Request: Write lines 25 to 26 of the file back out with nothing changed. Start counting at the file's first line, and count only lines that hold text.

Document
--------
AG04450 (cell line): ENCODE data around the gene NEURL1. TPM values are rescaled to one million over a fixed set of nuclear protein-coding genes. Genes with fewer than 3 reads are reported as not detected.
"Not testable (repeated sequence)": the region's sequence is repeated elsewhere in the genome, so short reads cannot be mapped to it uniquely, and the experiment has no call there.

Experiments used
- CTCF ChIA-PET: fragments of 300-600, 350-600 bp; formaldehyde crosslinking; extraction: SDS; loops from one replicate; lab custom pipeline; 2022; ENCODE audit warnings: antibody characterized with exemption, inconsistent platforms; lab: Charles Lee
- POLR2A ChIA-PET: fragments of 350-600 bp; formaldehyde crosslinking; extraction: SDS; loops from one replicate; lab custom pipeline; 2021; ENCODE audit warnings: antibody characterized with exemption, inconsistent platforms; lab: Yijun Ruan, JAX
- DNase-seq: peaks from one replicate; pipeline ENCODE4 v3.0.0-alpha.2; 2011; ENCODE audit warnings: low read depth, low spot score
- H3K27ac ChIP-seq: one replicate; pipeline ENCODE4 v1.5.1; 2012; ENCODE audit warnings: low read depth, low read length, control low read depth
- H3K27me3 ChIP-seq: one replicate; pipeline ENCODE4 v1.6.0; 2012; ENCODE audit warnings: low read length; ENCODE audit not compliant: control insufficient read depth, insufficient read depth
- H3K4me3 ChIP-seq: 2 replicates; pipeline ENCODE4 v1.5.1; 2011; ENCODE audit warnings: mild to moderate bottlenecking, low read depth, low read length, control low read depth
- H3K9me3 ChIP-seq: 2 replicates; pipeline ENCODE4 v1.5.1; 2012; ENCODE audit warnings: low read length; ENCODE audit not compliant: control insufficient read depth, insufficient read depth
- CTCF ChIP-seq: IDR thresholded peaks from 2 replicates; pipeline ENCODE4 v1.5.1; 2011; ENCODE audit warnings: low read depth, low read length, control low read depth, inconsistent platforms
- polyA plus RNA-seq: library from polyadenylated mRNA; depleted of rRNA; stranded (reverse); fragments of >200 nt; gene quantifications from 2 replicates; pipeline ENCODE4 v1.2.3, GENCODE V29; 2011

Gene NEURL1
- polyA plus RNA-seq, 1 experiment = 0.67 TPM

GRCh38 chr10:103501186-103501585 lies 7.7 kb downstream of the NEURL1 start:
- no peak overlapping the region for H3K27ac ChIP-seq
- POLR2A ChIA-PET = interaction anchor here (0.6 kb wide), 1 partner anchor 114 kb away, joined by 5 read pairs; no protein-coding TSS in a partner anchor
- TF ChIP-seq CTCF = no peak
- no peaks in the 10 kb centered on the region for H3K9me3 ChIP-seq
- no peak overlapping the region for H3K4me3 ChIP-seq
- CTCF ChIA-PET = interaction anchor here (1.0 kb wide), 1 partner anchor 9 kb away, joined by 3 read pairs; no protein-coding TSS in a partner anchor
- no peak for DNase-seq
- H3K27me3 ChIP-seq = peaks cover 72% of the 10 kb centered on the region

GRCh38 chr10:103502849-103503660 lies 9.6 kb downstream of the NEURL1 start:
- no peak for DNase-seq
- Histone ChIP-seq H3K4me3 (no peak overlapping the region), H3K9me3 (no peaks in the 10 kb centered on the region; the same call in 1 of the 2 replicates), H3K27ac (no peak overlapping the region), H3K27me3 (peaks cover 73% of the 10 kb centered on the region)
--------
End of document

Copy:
- no peak for DNase-seq
- Histone ChIP-seq H3K4me3 (no peak overlapping the region), H3K9me3 (no peaks in the 10 kb centered on the region; the same call in 1 of the 2 replicates), H3K27ac (no peak overlapping the region), H3K27me3 (peaks cover 73% of the 10 kb centered on the region)